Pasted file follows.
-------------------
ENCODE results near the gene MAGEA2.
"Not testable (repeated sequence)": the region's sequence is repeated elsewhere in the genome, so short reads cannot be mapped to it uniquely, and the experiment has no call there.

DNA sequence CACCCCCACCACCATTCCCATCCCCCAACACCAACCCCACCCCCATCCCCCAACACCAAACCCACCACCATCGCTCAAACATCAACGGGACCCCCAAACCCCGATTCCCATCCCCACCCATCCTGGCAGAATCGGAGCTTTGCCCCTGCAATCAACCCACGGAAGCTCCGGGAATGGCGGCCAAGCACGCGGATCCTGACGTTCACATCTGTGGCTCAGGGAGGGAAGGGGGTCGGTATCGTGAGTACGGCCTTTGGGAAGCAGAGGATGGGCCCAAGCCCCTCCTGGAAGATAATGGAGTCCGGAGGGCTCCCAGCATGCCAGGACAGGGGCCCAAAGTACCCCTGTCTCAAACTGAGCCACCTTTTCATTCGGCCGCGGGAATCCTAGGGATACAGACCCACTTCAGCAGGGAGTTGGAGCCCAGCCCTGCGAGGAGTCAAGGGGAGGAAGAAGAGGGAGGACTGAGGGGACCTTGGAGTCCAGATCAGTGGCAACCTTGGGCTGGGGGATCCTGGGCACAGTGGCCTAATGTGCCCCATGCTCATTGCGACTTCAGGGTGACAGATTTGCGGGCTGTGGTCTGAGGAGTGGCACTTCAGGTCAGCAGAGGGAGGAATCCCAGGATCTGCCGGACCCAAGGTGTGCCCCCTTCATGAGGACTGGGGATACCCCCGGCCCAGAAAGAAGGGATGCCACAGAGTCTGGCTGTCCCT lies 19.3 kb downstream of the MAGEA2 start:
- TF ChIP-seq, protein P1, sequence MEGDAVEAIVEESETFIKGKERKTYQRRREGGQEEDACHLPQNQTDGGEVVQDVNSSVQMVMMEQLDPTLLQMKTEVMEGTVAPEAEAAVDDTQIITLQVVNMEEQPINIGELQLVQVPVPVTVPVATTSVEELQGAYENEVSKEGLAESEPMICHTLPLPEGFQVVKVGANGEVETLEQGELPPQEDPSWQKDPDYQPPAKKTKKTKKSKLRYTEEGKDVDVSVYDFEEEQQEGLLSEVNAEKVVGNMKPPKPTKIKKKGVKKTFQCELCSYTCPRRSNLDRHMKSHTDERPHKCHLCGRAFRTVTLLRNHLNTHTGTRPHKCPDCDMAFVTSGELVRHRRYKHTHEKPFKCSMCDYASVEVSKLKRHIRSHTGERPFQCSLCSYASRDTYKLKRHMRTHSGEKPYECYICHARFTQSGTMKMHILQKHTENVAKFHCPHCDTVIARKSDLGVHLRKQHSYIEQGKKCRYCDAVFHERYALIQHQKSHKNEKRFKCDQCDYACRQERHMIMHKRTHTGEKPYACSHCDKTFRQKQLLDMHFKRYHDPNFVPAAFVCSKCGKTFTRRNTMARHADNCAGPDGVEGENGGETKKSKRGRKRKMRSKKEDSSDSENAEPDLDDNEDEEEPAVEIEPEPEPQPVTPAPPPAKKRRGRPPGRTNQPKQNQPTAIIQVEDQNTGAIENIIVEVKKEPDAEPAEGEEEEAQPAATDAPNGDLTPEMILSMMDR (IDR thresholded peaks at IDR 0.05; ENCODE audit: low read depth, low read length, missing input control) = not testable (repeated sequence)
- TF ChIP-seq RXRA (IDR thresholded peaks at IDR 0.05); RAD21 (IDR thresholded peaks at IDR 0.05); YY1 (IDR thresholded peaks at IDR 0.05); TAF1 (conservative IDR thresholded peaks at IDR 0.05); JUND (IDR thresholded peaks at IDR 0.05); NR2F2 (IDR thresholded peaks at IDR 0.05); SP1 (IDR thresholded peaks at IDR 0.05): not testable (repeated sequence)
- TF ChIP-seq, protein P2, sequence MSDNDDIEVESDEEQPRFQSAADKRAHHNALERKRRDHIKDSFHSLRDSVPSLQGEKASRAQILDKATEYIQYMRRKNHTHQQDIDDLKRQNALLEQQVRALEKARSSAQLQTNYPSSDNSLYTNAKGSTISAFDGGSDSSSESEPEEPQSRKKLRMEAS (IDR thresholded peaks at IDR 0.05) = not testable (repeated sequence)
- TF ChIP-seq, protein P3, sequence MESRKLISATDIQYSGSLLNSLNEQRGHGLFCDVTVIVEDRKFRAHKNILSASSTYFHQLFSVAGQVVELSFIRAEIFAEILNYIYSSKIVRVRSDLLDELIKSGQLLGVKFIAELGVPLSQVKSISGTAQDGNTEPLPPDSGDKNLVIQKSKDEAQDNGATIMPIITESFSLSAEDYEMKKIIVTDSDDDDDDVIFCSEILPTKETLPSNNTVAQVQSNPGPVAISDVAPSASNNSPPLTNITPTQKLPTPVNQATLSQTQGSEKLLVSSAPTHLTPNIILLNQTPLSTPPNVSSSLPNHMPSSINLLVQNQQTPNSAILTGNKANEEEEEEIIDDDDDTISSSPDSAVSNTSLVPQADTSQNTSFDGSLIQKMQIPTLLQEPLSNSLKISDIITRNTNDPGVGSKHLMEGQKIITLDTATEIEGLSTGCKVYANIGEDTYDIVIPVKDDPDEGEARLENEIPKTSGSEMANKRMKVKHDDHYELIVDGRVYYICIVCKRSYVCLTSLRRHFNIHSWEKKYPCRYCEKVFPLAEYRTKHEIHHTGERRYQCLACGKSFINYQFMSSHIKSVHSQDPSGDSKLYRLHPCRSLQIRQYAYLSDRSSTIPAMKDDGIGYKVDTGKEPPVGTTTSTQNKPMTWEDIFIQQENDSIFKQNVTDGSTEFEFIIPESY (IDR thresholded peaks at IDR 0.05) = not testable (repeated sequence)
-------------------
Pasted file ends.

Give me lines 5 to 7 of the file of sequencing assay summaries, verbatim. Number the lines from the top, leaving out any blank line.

- TF ChIP-seq RXRA (IDR thresholded peaks at IDR 0.05); RAD21 (IDR thresholded peaks at IDR 0.05); YY1 (IDR thresholded peaks at IDR 0.05); TAF1 (conservative IDR thresholded peaks at IDR 0.05); JUND (IDR thresholded peaks at IDR 0.05); NR2F2 (IDR thresholded peaks at IDR 0.05); SP1 (IDR thresholded peaks at IDR 0.05): not testable (repeated sequence)
- TF ChIP-seq, protein P2, sequence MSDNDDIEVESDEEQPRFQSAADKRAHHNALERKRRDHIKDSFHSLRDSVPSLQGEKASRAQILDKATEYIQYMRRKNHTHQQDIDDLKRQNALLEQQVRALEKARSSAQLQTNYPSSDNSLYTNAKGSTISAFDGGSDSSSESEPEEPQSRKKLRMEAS (IDR thresholded peaks at IDR 0.05) = not testable (repeated sequence)
- TF ChIP-seq, protein P3, sequence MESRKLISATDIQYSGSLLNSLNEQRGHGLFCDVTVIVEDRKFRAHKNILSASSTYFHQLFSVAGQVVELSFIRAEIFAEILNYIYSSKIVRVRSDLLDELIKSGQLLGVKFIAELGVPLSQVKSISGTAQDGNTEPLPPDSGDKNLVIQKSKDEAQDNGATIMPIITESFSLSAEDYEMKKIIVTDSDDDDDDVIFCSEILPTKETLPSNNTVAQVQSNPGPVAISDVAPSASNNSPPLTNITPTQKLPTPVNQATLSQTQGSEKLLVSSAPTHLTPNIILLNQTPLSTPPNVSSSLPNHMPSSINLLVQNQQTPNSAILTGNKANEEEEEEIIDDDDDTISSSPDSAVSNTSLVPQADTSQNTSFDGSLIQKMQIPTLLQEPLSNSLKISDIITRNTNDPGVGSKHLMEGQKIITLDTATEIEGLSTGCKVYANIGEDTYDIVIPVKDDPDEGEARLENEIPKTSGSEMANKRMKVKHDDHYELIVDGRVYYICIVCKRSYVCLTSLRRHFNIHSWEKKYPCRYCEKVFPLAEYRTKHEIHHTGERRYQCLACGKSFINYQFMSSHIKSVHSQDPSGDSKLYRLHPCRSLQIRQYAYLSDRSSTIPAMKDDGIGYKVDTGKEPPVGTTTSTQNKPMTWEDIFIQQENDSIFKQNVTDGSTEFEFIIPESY (IDR thresholded peaks at IDR 0.05) = not testable (repeated sequence)